The next day I was anxious to get on the road. It wasn’t a “break-of-dawn” start, but camp came down as soon as I was up and the cell phone was charged up. I was probably the second one out of the campground. I was too early to hit the gift shop for breakfast, but I knew I was going to have another huge lunch, so I wasn’t worried. My favorite stop on the way to Sturgis is a place called the Alaska Café in Lemmon, SD. Been looking forward to this lunch for a long time, so I pulled out around 8:30. (Couldn’t leave too much earlier with the time zone change and all if I wanted lunch in Lemmon.)
Rode south along the Missouri River on Hwy 1806. Not a lot of traffic that early, which was just fine by me. Aw heck, this is middle-of-nowhere Dakotas – there’s never a lot of traffic. Rode through the Standing Rock reservation and Ft. Yates where there was a powwow going on. Would have liked to have stopped for that. If I knew it had been going on, I might have ridden that far the night before and taken part of the festivities. Maybe next year. After that I was greeted by a large buffalo herd just after crossing the North Dakota/South Dakota border. And I mean LARGE. Wasn’t solid animals, but went on for miles. Wanted to take a picture so badly, but there was no shoulder and no way to do it safely that I could spot. ☹
My first big “adventure” was filling up in McLaughlin. There were several pumps already taken when I pulled up so I took the far one and wound up with the pump on my right. That was my mistake. I find it much more difficult to fill up from the right than the left because of the way the bike leans. Well, it didn’t take long before the hose slipped and I got a face full of gas. Luckily I still had my glasses on. Had to stop the pump and find a towel/rag to wipe my face off. My eyes were stinging, but more from the fumes than getting actual gas in them. Kept wiping my face with towels until I got my bearings enough to go find some running water. Seems like it took forever to get to that point. I’m not sure if no one saw what happened, but no one was offering any help. I staggered blindly into the women’s bathroom right behind a mom and small daughter. It was a small bathroom and I’m sure that thought I was going to push my way ahead of them. Well, I kind of did, but only to the sink. Once I got a few splashes of water on my face, I explained to them what happened. Of course they asked if I was headed to Sturgis, and I found out they were from Mobridge and heading to Bismarck to go to WalMart. Yeah, in this part of the country you travel 113 miles to go to WalMart. Well, I finally got cleaned up. I looked like hell at this point, but my eyes weren’t stinging anymore and I was pretty sure I had gotten everything well rinsed off. So back to the bike to finish the fill. And then back on the road.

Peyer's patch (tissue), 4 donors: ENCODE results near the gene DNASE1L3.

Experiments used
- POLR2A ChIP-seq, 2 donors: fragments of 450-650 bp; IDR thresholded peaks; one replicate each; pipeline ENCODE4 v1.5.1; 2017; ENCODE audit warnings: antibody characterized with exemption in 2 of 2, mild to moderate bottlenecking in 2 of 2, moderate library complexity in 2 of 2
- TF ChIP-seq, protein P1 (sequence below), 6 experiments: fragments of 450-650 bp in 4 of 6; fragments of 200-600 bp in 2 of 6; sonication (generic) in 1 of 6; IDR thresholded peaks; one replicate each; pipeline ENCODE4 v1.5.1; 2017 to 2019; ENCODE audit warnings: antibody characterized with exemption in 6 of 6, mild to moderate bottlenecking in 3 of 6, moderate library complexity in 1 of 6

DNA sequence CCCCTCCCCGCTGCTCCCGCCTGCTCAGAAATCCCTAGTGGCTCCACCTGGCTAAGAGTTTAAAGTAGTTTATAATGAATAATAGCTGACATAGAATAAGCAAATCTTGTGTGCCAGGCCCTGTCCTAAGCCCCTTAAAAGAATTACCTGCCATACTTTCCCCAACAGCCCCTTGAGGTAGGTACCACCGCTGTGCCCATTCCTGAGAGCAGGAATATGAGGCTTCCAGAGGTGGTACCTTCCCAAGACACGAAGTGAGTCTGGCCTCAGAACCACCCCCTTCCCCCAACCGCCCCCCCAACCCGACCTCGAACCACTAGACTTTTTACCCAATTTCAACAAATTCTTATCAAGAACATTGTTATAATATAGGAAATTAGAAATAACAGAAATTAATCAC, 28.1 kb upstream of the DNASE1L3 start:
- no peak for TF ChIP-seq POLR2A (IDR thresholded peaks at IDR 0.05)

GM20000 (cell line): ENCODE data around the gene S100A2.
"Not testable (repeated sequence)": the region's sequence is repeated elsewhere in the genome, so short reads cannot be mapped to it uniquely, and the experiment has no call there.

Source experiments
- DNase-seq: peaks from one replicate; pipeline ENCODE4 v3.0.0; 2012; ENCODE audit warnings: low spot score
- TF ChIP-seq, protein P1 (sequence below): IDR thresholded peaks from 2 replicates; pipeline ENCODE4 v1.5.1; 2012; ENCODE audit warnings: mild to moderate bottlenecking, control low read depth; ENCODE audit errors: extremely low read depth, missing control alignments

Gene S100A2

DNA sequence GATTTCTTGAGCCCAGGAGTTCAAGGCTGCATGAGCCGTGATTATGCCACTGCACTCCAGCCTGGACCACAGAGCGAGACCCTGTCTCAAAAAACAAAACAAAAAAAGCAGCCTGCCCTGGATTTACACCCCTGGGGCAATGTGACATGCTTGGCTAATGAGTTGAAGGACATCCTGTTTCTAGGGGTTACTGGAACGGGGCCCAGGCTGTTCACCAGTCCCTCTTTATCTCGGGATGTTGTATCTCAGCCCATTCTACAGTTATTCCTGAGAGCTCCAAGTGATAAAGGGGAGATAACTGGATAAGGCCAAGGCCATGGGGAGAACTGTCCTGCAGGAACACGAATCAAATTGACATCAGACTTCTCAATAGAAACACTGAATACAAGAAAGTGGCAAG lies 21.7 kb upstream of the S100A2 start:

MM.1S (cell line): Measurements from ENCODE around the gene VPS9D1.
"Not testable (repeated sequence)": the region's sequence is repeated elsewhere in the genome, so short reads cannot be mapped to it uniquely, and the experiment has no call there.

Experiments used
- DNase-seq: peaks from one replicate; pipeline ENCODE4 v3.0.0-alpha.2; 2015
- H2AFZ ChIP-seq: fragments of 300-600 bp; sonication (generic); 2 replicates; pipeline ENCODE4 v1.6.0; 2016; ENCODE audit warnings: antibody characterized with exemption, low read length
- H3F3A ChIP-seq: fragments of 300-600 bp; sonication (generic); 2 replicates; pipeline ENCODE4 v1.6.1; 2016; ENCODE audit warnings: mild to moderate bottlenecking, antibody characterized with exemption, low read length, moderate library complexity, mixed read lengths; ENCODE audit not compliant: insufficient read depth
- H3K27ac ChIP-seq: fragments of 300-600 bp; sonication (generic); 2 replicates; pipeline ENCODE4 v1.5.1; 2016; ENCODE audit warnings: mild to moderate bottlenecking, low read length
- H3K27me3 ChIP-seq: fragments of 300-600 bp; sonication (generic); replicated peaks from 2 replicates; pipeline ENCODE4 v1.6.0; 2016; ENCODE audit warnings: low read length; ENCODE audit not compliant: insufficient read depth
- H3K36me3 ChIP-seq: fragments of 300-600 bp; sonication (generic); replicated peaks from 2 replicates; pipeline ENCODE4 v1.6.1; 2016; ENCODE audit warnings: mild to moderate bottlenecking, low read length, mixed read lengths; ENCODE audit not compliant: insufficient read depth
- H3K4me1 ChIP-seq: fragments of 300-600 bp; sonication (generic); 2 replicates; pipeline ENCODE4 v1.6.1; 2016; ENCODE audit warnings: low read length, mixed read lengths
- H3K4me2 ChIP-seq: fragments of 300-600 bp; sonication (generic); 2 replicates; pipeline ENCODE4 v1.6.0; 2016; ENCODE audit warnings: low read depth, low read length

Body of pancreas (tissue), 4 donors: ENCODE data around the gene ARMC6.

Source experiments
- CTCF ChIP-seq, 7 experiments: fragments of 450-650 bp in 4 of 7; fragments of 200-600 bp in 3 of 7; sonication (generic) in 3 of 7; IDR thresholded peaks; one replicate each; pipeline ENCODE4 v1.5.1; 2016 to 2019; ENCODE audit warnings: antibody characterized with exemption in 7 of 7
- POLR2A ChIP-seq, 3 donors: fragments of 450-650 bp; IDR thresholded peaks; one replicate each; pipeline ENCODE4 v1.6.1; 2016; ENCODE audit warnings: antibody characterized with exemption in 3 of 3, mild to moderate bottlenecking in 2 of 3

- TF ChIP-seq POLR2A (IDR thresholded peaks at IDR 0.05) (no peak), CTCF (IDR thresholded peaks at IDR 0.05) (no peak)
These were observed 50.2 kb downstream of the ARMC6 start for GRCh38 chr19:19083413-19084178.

Got into Lemmon and the Alaska Café right before they were scheduled to close and enjoyed my Alaska Burger immensely. This thing is a hamburger with a thick slice of ham, bacon, onion rings, cheese, sauce, and veggies on top. It’s to die for. Or ride 360 miles for. ☺ Lemmon is also a gas stop. The nearest gas is 70 miles away after that. Got to talking with an older gentleman while I was filling up about Sturgis and motorcycles. I think the entire state knows that Rally is going on and gets excited about it. The Alaska Café even stayed open way past their usual closing time to accommodate the bikers riding through.
After Lemmon the ride turns into a whole lot of nothing. I love that kind of riding, but between Lemmon and Sturgis the only stop was at Faith for gas, and that was just a quick pump and go. Well, not as quick as some, I suppose. Faith doesn’t do pay-at-the-pump, you have to get off the bike and go inside. It’s kind of quaint. And kind of nerve-wracking for the folks working there, as they’ve got to keep track of who pumped how much. And it’s a non-stop stream of bikes for the entire week I suspect. Anyone who thinks bikers are mean and nasty folks should see the line at the Faith gas station with people trying to be honest about paying for what they pumped.